State licensing boards may not want to give up their power to collect fees, license providers and enforce licensure rules, experts said. “The authority to regulate the practice of medicine needs to be where the patient is located. You have to have a way for there to be accountability and for patients to have some recourse if something is wrong,” Robin said. State medical boards would prefer to opt into interstate compacts or reciprocity agreements for federal licensure. Physicians might also resist more competition from out-of-state providers, Duane Morris partner Neville Bilimoria said.

Geographical differences in standards of care probably aren’t a liability concern for physicians because their practice is mostly standardized across the country. But it could be an issue for other clinicians like nurse practitioners or physician assistants since their scopes of practice can vary considerably across state lines.

Why not federal oversight?

But it could make sense for the federal government to take the lead on reforming medical licensing since telehealth and pandemic response efforts require substantial coordination across states, experts said. The basic standards for physician licensure are mostly the same across states, but each state has different requirements for getting and keeping a license.

Some experts said it could make sense to move away from state-based medical licensure now that medical standards are evidence-based and national organizations set medical training guidelines. All physicians have to pass the U.S. Medical Licensure Examinations or the Comprehensive Osteopathic Medical Licensing Examination to practice medicine. Several experts said it’s unlikely that requiring physicians to get separate in-state licenses offers added protection for patients, especially when many physicians are also board-certificated.

“We have a funny mix of federalism in U.S. healthcare,” said Richman, who teaches health policy. The federal government regulates products and devices, leads public health initiatives and pays for most healthcare, “but the practice of medicine is regulated locally,” he said.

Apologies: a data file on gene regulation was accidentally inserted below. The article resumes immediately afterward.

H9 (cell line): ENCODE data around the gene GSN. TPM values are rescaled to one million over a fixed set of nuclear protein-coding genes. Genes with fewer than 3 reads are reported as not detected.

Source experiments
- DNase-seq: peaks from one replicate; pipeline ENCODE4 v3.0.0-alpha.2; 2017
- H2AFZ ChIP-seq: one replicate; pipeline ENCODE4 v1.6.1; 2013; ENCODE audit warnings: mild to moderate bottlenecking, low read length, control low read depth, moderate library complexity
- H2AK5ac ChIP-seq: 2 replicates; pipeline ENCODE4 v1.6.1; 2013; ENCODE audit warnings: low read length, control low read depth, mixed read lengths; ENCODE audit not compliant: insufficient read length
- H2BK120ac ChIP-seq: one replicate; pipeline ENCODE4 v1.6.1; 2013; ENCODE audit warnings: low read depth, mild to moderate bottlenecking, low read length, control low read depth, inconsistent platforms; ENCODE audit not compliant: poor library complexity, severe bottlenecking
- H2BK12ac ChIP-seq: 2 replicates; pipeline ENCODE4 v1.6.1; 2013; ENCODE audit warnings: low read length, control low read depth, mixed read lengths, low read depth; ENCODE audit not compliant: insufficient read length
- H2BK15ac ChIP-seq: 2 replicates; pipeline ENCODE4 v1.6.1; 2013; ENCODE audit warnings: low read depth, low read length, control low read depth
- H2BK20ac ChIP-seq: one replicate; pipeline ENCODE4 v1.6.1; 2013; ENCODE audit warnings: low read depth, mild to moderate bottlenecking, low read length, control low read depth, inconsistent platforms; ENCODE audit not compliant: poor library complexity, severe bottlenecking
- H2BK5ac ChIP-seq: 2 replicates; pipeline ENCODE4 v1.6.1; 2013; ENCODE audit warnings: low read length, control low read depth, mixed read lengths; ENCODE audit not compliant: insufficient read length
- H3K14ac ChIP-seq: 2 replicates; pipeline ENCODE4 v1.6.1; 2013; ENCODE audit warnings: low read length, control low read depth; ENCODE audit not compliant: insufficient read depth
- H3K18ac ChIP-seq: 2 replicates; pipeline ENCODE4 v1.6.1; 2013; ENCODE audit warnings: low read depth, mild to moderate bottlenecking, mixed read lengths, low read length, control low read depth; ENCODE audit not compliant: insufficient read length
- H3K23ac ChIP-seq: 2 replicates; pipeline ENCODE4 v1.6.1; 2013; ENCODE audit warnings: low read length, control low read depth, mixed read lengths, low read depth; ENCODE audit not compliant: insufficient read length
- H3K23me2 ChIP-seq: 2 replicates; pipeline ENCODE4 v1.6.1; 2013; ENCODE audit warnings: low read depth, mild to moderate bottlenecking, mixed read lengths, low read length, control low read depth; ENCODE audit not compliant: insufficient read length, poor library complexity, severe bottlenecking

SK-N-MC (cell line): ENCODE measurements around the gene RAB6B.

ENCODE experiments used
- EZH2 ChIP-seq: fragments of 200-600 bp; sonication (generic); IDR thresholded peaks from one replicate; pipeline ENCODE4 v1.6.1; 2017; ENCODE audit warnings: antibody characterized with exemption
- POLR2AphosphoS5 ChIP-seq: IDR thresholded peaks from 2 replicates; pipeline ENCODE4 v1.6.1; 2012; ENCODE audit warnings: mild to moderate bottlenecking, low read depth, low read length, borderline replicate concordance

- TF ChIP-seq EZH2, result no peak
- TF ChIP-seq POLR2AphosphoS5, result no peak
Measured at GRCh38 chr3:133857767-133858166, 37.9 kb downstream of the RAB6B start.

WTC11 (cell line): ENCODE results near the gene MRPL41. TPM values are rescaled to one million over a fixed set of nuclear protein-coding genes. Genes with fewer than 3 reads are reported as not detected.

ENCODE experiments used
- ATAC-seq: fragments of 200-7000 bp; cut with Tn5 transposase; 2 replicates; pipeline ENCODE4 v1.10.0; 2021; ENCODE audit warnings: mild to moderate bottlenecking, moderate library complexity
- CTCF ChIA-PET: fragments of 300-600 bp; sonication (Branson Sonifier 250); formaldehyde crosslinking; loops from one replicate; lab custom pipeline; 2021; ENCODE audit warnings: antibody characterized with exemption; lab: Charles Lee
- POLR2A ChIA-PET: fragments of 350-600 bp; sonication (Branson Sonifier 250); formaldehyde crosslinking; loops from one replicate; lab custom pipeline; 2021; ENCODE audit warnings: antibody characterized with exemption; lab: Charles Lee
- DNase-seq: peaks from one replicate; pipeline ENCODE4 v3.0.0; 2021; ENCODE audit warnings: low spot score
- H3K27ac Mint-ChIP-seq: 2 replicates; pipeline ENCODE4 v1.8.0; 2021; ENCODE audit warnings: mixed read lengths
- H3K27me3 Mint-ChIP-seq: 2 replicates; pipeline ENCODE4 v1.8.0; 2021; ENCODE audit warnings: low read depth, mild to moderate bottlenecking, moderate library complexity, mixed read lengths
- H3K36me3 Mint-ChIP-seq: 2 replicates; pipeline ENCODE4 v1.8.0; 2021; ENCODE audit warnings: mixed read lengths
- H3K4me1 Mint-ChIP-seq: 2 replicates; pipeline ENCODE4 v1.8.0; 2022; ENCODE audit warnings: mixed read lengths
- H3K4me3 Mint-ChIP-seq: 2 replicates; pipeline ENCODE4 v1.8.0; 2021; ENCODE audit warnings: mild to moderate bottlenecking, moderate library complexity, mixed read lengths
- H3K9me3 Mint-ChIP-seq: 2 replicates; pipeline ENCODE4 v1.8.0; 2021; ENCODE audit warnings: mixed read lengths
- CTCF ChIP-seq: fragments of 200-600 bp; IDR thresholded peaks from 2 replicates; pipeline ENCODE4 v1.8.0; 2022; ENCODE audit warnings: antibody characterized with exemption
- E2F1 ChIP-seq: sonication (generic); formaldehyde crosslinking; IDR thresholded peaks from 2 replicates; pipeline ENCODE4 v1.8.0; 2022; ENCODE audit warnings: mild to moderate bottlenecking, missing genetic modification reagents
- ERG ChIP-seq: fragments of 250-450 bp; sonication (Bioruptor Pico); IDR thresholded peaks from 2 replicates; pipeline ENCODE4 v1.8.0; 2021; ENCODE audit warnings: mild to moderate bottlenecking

Federal policymakers are starting to take notice. Sens. Murphy and Roy Blunt (R-Mo.) introduced the Temporary Reciprocity to Ensure Access to Treatment—TREAT—Act in August. The bill would create temporary licensing reciprocity for healthcare professionals in all states for all types of services during the COVID-19 pandemic. Unlike the Trump administration’s temporary relaxation of licensing requirements, it would apply beyond federal programs regardless of what rules states have on the books.

“We’re hopeful (the TREAT Act) would be included in a COVID relief package that passes the House and the Senate,” Murphy said.

Some experts say it’s time to start thinking about policy changes outside the public health emergency. For example, Congress could require physicians to have a federal license to take part in federal healthcare programs like Medicare or Medicaid.

States could “piggyback” on the national licensing process to reduce physicians’ administrative work, lower healthcare costs and improve beneficiaries’ access to care, said Christopher Holt, director of healthcare policy at the conservative American Action Forum.

Though it would be a significant shift in medical licensure policy, it wouldn’t be unusual because the federal government often tries to change how providers and states behave by making them follow specific rules to take part in federal programs. For instance, Medicare requires physical therapists to have particular qualifications to bill for their services.

But “the risk in doing something like this is that instead of streamlining, you end up adding another level” of complication, Holt said.

Nancy Foster, vice president of quality and patient safety policy for the American Hospital Association, said that people inside the healthcare industry have talked about creating a federal licensing process for a long time. But it hasn’t happened yet because it would be challenging to implement.

“It requires more than just a law. It requires a whole infrastructure to do it right, and it’s not clear that the folks who were proposing this had thought through what that infrastructure would look like,” she said. Even if Congress created a federal licensing arrangement, it would be up to HHS to figure out the details.

Still, most experts agree that state medical licensing is an obstacle to telehealth and emergency preparedness.

People have “shared a number of stories with me about mental health providers who have to sever ties with their patients once their patients leave the state. That makes no sense,” Murphy said. “I’m open to different avenues to fix this problem, but I think we need to fix it.”